During the war, agricultural production in South Africa received a major stimulus as a result of increased demand inside the country and a growing export market. The war had reduced the role of foreign competition as agricultural production in Europe was severely disrupted during the war years. The value of South African agricultural exports increased by 62 percent. (Grundlingh: 1987: 156). This growth was of benefit to White farmers only, and only those who had the capital resources to take advantage of the boom conditions resulting from the war years. It simply confirmed a growing trend towards large-scale capitalization of South African agriculture that had already begun in the years following the discovery of minerals and in the period following the Anglo-Boer War of 1899-1902. In this process, it was poor White and Black farmers who were disadvantaged by the war.
Combined with the impact of the 1913 Land Act and the increased demand for cheap labor on farms, black squatters faced increased pressure in the form of taxes, rents, evictions, and access to land. White farmers increased their petitions to the state to introduce measures that would intensify the application of those provisions of the 1913 Land Act aimed at eliminating what remained of an independent Black peasantry through sharecropping. The persistence of African sharecropping undermined the farmer’s need for labor as it enabled Black farmers to resist the process of becoming wage laborers was some of the impact of the war on farming .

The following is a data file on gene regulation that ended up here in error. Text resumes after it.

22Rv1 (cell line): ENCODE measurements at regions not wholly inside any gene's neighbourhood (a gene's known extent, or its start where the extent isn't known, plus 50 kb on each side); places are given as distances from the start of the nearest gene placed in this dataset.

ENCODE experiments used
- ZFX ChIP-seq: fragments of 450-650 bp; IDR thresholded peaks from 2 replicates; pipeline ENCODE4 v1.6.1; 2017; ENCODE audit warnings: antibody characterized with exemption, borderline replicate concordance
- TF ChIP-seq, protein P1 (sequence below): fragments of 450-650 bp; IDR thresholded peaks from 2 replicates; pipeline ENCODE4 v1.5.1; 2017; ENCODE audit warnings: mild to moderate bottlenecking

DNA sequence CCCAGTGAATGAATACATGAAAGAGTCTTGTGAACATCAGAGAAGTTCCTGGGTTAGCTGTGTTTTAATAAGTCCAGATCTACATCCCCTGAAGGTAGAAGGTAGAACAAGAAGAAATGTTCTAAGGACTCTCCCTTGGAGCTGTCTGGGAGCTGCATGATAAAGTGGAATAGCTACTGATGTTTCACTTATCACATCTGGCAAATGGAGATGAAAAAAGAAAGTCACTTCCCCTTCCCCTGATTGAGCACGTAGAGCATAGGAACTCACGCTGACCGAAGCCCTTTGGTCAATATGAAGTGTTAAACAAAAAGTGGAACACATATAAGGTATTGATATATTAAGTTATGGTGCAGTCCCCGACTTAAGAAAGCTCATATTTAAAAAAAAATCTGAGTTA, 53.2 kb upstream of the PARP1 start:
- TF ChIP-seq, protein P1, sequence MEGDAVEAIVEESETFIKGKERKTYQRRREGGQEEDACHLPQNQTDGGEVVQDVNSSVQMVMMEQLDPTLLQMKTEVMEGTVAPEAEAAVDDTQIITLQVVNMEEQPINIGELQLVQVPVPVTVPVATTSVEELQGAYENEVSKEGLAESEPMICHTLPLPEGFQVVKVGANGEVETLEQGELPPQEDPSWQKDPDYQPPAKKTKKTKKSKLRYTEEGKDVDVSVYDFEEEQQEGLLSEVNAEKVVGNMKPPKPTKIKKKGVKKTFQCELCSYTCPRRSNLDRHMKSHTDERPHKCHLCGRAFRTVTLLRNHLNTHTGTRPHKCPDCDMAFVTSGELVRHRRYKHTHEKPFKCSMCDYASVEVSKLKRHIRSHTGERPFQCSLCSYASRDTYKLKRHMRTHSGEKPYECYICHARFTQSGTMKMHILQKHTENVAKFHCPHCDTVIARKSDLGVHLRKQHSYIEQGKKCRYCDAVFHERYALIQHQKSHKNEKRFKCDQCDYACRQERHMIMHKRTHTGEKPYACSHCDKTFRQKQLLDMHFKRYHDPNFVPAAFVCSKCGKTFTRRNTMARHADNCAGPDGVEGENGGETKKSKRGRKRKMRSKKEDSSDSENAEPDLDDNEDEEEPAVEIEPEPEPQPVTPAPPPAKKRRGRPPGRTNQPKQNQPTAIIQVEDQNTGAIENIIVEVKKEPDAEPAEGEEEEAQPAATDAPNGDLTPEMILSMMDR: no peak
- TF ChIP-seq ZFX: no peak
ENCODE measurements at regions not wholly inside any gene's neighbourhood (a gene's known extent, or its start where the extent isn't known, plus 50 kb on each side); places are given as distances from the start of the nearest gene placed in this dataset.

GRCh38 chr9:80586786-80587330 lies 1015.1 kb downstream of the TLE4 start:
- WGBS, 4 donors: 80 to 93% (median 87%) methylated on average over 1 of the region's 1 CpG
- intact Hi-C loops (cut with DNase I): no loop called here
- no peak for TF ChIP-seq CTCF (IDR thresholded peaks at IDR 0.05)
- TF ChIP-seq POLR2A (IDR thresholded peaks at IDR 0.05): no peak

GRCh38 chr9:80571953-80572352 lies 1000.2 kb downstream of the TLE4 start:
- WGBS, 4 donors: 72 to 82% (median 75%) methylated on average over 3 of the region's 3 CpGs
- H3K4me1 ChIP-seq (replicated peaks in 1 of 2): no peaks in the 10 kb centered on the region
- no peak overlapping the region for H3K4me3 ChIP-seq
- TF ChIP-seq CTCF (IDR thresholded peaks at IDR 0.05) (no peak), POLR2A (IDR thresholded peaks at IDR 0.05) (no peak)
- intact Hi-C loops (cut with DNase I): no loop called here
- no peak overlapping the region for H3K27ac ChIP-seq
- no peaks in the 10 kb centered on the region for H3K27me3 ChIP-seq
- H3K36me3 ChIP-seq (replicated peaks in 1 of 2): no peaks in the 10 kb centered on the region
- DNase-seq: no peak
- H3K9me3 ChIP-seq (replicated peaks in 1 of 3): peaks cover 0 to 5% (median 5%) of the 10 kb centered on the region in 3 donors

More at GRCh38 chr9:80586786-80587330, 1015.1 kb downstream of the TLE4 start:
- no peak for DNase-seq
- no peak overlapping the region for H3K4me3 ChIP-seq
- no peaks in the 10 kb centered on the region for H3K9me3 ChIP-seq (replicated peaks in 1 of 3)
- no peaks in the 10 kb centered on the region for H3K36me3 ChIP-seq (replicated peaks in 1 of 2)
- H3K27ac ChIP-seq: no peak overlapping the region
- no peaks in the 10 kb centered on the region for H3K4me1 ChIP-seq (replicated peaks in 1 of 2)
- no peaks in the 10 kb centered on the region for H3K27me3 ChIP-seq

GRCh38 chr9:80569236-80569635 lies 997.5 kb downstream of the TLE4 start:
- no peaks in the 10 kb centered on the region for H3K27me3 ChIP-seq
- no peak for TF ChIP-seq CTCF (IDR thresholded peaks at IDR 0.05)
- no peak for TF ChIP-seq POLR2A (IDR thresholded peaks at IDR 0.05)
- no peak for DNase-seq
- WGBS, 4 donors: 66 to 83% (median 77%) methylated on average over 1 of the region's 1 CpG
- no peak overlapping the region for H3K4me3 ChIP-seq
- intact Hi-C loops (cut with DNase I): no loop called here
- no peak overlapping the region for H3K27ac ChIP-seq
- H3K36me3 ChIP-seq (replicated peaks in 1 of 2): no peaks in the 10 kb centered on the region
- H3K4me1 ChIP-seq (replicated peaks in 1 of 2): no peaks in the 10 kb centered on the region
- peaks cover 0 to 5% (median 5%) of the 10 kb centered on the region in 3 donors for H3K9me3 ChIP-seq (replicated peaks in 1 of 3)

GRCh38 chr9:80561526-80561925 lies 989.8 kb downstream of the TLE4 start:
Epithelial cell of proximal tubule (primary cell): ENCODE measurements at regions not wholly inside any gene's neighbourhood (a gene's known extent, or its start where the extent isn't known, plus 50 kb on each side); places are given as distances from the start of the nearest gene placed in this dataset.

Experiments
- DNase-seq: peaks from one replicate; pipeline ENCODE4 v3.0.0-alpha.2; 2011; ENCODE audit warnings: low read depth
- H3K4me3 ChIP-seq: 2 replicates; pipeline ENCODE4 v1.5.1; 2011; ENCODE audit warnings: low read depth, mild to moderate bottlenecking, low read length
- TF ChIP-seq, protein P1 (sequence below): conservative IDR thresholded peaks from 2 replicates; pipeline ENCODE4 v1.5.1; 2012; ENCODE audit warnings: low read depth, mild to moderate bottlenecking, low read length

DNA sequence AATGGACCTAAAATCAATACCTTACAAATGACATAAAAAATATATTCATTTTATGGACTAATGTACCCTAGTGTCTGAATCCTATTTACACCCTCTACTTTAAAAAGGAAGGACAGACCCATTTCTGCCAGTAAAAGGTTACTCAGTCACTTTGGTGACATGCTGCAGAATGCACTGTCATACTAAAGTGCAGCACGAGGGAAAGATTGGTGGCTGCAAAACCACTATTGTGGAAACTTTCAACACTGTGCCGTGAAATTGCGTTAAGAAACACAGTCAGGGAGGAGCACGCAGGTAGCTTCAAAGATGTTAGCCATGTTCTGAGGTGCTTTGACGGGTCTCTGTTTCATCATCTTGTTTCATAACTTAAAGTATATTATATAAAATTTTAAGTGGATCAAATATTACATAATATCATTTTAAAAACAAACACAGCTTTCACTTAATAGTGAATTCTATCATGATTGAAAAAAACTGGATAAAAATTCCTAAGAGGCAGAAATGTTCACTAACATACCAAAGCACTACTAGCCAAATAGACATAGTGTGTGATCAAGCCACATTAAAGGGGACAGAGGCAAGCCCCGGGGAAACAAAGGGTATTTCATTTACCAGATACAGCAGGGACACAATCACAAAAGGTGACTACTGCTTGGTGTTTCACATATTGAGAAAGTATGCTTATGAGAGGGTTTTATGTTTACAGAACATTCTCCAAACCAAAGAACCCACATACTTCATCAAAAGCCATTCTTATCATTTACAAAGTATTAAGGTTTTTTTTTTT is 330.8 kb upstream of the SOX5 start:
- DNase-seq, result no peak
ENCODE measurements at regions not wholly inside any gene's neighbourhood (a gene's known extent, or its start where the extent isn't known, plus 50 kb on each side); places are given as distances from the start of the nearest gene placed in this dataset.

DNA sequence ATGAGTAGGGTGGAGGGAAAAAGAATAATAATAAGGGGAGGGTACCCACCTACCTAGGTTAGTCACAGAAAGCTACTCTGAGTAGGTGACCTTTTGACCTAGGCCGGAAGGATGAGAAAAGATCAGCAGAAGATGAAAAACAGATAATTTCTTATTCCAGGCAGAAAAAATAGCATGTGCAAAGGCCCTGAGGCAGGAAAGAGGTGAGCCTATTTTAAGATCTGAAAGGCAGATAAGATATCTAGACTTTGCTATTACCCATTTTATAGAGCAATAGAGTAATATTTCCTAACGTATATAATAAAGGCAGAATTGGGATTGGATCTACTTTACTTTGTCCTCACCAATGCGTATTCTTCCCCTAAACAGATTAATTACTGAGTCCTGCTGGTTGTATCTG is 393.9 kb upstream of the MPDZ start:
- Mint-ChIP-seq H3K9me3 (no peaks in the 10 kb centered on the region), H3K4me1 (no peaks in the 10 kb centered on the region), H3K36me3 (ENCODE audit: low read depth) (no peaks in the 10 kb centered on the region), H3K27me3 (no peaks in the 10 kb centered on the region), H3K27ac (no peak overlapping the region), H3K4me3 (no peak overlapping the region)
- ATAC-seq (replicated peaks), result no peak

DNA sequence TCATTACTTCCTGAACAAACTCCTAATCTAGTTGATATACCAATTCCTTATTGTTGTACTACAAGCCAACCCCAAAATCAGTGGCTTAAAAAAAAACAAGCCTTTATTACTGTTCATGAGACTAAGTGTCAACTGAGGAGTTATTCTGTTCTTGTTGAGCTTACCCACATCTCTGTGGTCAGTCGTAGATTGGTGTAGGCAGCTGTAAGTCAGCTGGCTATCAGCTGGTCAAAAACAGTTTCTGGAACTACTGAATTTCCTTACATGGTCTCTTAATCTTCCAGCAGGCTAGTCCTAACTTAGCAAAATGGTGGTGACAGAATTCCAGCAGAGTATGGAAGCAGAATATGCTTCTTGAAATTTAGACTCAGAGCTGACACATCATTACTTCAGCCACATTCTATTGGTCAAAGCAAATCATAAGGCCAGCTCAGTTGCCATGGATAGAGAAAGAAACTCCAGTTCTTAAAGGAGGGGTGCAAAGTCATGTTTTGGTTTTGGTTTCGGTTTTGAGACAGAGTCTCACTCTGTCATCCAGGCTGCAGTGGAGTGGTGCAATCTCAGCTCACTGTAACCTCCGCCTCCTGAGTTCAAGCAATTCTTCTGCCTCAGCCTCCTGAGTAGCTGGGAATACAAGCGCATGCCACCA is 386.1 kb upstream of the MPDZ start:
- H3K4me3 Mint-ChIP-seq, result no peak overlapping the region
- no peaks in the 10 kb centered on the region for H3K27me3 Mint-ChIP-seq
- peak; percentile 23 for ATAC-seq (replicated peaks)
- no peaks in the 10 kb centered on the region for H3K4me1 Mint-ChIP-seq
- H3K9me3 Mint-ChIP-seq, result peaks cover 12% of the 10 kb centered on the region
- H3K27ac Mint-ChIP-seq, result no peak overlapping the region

While the period 1870 -1920 saw the fundamental transformation of agriculture from small-scale individual producers to large-scale capitalist enterprises, the process itself was uneven throughout the country. The wide regional variation in the nature of production, labor and market conditions, as well as class differentiation among White farmers, was reflected in the different forms of political orientation among them. In the Cape and Natal dominated by the wine and sugar producers, the commercialization of agriculture was well-advanced by the beginning of the twentieth century.
There, political affiliations of farmers tended to coincide with mining and commercial capital. In the Orange Free State (OFS, now Free State Province) and the Transvaal (now made up of Gauteng, Limpopo, Mpumalanga, and the North West provinces) agriculture was still dominated by rent landlordism, rather than commodity production up to the end of the Anglo-Boer war. The capitalization of agriculture only really developed after the formation of the union. In the OFS capitalization of agriculture was hindered by the survival of a prosperous African peasantry, and it is not surprising that it was J. B.M Hertzog who was the driving force behind the legislation of the 1913 Land Act. When the National Party (NP) was formed in 1915, most farmers in the OFS left the South African Party (SAP for the National Party.
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